GM Loses Global Car Sales Lead to Toyota Again
Auto sales have recovered in the US, but GM once again has dropped out of the top spot globally. CNN Money reports GM loses global sales title to Toyota, again.
General Motors fell to No. 2 in the global auto sales race, even as 2012 was its best year for sales since 2007.
Monday, GM (GM) announced global sales of 9.29 million vehicles. Toyota Motor (TM) hasn’t announced a final sales figure for 2012, but in late December the company said it expects that global sales hit 9.7 million vehicles. Volkswagen Group (VLKAY), which includes the VW, Audi and Porsche brands, came in at No. 3 with 9.09 million vehicles, the first time the company has topped 9 million
No Pent-Up Demand in US
How much pent-up demand remains in the US? I suggest none. Rather, sub-prime auto lending is a primary driver for keeping sales somewhat robust.
European Car Demand Near 20-Year Low
It’s a different story altogether in Europe where European Car Demand Near 20-Year Low.
The market for new cars in the European Union is at its weakest in nearly two decades, and recession across much of the region could dent sales further this year.
New car registrations fell more than 8% to just over 12 million last year — the lowest total since 1995, the European automotive industry association ACEA said Wednesday. It was the sharpest decline in demand since 1993, when Europe was again lagging the world in recovering from a global downturn.
December alone saw registrations slump 16%, the industry’s weakest performance for the month since 2008.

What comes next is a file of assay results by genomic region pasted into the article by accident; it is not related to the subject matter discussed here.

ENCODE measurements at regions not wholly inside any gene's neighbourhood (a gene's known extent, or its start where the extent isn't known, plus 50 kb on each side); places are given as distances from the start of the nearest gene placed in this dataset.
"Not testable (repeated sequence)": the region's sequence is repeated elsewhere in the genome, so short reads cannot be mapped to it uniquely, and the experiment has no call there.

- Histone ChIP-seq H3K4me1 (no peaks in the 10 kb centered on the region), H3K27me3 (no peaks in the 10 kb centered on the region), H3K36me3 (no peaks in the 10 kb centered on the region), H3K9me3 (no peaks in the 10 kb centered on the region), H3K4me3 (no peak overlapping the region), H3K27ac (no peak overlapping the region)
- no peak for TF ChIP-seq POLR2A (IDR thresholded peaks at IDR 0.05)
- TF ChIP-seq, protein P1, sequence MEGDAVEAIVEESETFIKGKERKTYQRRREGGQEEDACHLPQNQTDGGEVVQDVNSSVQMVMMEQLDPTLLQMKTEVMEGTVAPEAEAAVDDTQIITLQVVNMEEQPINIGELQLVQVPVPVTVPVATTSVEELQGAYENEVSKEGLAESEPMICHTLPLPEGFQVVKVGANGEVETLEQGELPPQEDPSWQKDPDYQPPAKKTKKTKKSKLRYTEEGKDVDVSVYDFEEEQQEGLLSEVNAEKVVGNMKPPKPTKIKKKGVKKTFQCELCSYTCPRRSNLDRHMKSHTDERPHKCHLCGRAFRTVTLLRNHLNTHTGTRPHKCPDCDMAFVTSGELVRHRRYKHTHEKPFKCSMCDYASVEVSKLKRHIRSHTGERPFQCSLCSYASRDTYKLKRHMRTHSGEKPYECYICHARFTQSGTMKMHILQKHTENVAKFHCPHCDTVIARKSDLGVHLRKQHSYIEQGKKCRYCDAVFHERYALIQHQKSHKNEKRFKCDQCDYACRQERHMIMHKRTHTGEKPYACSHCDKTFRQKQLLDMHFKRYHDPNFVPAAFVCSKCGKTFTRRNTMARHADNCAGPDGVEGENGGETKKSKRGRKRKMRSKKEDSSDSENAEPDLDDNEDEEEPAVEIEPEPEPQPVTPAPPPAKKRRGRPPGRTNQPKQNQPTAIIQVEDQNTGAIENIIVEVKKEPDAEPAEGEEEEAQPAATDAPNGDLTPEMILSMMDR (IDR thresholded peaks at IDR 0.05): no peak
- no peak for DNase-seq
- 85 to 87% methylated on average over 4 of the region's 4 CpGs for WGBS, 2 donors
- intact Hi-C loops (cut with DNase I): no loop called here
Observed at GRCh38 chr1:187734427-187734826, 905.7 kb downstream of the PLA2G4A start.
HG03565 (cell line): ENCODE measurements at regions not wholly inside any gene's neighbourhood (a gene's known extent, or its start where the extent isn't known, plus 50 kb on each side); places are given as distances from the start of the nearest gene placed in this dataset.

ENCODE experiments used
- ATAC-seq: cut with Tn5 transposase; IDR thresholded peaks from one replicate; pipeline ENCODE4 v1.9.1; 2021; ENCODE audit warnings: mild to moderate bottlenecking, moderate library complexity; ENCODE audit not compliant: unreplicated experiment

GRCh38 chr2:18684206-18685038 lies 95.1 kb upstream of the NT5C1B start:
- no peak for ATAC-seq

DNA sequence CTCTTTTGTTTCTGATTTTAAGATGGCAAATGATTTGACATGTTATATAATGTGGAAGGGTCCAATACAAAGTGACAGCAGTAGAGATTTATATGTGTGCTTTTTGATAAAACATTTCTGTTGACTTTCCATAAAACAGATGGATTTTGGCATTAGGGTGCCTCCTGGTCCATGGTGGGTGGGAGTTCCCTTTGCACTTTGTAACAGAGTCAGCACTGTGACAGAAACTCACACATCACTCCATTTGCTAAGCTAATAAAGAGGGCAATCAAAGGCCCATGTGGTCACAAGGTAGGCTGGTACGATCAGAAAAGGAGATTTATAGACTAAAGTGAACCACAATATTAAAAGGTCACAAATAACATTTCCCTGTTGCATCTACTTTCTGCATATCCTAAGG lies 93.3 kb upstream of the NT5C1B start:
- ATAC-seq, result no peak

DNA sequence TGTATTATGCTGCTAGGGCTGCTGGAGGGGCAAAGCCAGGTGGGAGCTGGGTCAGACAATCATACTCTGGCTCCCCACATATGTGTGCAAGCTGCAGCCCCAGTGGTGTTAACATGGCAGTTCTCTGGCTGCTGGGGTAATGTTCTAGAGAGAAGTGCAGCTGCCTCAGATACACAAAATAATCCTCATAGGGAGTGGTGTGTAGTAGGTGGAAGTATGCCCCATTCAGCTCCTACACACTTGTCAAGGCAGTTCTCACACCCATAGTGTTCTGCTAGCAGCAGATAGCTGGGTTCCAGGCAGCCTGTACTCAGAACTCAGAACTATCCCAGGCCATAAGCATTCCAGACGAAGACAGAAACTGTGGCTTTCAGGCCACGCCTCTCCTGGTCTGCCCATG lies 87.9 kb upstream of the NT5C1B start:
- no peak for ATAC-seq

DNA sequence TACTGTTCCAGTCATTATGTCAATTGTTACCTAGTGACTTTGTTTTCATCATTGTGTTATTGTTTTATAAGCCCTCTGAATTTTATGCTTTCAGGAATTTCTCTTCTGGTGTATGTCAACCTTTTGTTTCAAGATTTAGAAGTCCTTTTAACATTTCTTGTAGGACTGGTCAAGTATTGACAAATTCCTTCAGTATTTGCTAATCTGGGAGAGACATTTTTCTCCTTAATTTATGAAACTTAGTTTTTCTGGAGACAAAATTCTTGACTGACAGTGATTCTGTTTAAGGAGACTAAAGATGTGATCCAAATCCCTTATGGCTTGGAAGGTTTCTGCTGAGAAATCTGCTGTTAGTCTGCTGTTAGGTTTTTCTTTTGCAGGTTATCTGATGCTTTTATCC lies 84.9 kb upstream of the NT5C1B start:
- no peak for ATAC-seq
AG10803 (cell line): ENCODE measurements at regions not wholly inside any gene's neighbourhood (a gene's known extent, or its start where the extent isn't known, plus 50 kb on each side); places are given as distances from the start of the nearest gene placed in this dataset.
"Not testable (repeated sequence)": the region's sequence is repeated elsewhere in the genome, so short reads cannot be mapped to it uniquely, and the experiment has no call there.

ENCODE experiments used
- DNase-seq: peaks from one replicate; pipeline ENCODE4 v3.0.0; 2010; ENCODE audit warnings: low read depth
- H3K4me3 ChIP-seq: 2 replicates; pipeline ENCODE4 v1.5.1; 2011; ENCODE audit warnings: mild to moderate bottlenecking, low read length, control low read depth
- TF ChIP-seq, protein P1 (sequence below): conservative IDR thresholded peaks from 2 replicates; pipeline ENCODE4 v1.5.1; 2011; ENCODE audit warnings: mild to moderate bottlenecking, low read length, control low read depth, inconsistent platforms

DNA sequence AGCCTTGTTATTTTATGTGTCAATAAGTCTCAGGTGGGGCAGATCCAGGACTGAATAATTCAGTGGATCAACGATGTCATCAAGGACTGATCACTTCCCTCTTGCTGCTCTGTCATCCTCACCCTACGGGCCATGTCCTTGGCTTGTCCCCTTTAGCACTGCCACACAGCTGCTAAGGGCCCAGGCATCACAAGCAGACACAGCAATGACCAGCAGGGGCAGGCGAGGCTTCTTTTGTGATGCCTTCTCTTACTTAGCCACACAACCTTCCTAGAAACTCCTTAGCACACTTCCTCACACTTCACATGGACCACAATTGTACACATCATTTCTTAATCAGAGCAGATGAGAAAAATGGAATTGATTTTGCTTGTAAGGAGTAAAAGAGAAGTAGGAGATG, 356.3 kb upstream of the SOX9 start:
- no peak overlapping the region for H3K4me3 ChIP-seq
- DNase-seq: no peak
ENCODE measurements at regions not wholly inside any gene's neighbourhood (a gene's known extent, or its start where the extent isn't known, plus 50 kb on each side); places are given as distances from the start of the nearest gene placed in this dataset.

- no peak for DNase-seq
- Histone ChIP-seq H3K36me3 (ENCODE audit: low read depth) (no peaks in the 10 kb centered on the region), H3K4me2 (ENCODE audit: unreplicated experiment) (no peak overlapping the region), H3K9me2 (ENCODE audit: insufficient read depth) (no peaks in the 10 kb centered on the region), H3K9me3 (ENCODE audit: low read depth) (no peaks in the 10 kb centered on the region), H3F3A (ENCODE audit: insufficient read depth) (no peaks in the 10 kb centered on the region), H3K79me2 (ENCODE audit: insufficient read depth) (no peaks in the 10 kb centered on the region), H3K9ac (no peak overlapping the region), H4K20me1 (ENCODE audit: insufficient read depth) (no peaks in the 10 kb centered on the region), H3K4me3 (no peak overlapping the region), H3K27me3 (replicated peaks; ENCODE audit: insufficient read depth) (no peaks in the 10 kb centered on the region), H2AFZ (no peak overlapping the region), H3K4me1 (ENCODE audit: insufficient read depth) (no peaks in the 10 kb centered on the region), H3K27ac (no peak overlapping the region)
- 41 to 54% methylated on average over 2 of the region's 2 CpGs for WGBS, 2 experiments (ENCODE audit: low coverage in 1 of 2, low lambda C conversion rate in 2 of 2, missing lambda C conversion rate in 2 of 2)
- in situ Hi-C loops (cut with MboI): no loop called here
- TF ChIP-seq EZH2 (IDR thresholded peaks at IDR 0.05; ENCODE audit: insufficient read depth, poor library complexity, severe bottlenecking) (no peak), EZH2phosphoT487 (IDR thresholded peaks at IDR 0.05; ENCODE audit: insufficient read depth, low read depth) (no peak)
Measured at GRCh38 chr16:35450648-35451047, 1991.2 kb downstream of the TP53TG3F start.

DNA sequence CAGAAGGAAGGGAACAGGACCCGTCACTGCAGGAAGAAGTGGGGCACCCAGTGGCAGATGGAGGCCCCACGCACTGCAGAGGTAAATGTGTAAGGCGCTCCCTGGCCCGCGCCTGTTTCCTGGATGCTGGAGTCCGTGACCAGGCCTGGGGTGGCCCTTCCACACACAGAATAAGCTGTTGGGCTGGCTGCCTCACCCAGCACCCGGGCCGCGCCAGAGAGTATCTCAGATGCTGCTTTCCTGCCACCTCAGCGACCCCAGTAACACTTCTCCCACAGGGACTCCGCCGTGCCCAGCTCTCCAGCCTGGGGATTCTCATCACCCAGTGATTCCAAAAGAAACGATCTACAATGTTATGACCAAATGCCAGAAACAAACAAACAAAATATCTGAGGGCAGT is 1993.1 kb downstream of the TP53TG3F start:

Of the major suppliers, U.S. and French manufacturers bore the brunt. Renault’s registrations fell by almost a fifth, while those for Peugeot/Citroen, General Motors (GM) and Ford (F) were down by 13%. Demand for Volkswagen (VLKAF) brands declined 1.6%.
Eurozone countries that have been hit hardest by the debt crisis have suffered the worst. Registrations in Greece collapsed by 40% in 2012, closely followed by Portugal, Cyprus and Italy, where they fell by 38%, 25% and 20% respectively.
Analysts said the situation may be even worse than the numbers suggest.
“The actual decline is much worse than the statistics would have us believe, because sales figures for the year were artificially inflated as a result of self-registrations by dealers and automakers,” said Peter Fuss, senior advisory partner at Ernst & Young’s Global Automotive Center.
Peugeot Workers Shut Down Plant
In France, where socialist silliness and job protection idiocy run supreme, Peugeot workers shut down plant slated to be sold.
Hundreds of Peugeot Citroen workers occupied a French factory scheduled to be sold off, largely shutting down production in a protest against planned layoffs at the struggling automaker.
The Aulnay plant near Paris has been at the center of a battle over the future of France’s largest automaker. The company announced last year that it planned to cut 8,000 jobs and close Aulnay as it struggles to compete in Europe’s stagnant car market. The company reported a €819 million ($990 million) loss in the first half of 2012; it will announce its full-year results next month.
On Wednesday, the CGT union said 300 workers stopped all production at the plant. The company meanwhile said around 230 were out on strike — with many more absent — and that very little work was being done.